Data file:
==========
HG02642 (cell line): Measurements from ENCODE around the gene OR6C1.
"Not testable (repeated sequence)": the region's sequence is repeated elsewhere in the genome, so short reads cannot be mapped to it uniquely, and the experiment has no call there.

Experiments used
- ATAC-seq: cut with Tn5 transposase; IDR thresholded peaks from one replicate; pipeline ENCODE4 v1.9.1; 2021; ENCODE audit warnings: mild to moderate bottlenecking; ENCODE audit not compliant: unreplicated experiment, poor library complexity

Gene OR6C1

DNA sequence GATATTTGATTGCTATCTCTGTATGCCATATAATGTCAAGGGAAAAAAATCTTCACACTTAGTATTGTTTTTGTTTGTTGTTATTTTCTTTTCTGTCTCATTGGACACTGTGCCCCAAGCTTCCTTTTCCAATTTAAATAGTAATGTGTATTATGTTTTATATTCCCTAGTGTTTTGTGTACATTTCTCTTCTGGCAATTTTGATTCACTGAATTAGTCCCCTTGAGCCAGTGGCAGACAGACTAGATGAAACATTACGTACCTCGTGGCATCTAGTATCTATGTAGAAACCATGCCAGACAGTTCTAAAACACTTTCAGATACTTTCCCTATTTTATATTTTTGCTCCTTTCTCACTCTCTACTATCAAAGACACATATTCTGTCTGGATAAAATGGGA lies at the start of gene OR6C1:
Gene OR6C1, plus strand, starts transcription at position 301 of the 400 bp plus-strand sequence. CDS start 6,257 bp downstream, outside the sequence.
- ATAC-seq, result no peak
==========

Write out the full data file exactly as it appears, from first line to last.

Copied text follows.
HG02642 (cell line): Measurements from ENCODE around the gene OR6C1.
"Not testable (repeated sequence)": the region's sequence is repeated elsewhere in the genome, so short reads cannot be mapped to it uniquely, and the experiment has no call there.

Experiments used
- ATAC-seq: cut with Tn5 transposase; IDR thresholded peaks from one replicate; pipeline ENCODE4 v1.9.1; 2021; ENCODE audit warnings: mild to moderate bottlenecking; ENCODE audit not compliant: unreplicated experiment, poor library complexity

Gene OR6C1

DNA sequence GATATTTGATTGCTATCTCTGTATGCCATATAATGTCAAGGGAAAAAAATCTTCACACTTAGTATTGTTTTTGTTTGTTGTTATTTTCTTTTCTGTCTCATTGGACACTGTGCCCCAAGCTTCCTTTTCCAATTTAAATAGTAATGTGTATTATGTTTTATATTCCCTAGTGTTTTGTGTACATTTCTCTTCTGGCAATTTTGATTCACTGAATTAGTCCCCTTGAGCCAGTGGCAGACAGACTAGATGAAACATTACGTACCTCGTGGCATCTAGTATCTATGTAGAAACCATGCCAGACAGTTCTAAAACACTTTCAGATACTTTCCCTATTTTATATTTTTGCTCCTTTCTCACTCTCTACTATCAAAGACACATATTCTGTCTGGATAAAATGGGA lies at the start of gene OR6C1:
Gene OR6C1, plus strand, starts transcription at position 301 of the 400 bp plus-strand sequence. CDS start 6,257 bp downstream, outside the sequence.
- ATAC-seq, result no peak